“They were lies, Dastan,” Amara continued. “Our Masters lied to us. We were raised to think we were each others enemies, when they were our enemies the whole time.”
“They saved us, Amara.”
They enslaved us after they murdered our parents! Our parents were special. The Amulet Keepers. They killed them, then stole the amulets and us!”
“It just does not make sense.”
“Have you ever been able to touch the amulet?”
“Of course not,” Dastan said.
“Because, it will activate once you touch it. They were turning us into weapons.”
“This can’t be true.”
Amara reached into her cloak and pulled out both amulets.
“How did—“ Dastan began.
“I took it after the assassins killed your Masters and you left to avenge them.”
She threw one at him and he caught it. Nothing happened.
“That one is from my Masters . This one,” she walked over to him. “Is from yours. When you touch it, all will be clear.”
Dastan reached out and gently took the amulet. Red light burst forth and he stared in amazement, then his eyes went dark. Memories floated through his consciousness of a land filled with people like him. Like Amara. He saw his parents and recognized them from distant memories. He saw their deaths, saw him being stolen. Amara’s words were true. The memories disappeared as fast as they came, but he could not deny what he saw. He sat there for a moment, then turned to Amara.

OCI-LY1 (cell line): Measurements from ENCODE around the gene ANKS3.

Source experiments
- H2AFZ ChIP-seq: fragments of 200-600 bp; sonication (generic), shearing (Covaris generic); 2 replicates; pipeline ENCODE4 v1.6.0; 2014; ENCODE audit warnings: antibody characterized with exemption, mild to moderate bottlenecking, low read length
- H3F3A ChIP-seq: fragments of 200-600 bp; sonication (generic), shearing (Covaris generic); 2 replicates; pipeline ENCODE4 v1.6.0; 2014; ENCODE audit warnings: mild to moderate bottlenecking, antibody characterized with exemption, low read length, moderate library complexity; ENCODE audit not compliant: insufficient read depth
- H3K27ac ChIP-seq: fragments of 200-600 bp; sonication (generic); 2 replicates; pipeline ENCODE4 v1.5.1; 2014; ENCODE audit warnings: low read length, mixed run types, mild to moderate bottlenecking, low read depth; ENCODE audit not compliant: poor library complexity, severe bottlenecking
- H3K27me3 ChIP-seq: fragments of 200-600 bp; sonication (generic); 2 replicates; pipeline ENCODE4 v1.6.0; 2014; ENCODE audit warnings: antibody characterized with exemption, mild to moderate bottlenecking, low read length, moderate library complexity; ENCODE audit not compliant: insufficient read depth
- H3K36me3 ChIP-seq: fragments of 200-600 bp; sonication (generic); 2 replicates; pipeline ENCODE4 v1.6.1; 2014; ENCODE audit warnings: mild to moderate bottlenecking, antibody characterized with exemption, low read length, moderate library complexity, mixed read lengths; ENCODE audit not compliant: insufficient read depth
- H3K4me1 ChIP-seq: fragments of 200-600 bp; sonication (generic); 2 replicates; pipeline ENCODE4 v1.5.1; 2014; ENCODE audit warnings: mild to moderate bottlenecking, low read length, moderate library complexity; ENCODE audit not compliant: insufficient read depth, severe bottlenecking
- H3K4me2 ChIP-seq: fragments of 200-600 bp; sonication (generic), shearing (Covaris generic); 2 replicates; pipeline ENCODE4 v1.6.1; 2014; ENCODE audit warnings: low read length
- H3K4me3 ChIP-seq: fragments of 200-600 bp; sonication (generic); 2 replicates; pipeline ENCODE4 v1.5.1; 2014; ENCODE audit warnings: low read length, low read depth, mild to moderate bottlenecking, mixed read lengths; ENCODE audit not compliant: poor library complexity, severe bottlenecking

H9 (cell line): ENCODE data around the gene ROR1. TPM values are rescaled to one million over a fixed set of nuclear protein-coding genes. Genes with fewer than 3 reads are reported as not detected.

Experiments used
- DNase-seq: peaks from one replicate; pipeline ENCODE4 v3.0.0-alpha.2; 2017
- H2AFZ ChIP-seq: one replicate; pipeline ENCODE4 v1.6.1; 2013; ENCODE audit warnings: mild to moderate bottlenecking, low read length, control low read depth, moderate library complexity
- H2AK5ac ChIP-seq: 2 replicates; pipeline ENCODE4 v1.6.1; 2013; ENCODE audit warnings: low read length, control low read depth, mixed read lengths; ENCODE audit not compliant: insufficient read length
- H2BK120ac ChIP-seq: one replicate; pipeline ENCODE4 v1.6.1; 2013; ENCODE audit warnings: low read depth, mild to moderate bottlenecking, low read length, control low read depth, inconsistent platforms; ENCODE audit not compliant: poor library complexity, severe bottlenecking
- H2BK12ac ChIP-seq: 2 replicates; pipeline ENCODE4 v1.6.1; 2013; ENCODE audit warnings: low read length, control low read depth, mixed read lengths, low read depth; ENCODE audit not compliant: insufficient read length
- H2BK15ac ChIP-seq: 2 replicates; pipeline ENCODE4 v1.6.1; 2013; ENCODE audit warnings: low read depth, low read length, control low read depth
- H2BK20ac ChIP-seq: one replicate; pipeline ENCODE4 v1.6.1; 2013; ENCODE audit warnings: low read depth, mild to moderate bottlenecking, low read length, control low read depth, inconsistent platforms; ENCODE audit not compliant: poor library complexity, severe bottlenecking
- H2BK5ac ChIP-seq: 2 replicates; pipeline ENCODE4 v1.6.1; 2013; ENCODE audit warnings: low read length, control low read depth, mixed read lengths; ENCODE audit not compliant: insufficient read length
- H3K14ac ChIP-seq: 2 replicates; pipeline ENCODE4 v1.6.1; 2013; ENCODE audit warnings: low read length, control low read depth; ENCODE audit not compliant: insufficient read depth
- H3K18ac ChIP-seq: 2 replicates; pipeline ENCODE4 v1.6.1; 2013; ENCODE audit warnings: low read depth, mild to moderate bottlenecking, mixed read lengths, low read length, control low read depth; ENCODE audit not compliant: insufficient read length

“What do we do?”
“We leave this place and forge a path of our own. Together. Let his place burn.”
She held her hand out to Dastan. He did not hesitate this time. He took her hand and she helped him up.
“I saved your life tonight. You owe me a life debt. Never forget that,” Amara said.
“Don’t worry, I’ll pay my debt. Follow me, I know a secret way out.”
“Then lead the way, Dastan.”
“They will never stop looking for us, you know this? They will come for the Amulets of Power.” Dastan said.
“Let them come,” she said. “They will regret it.”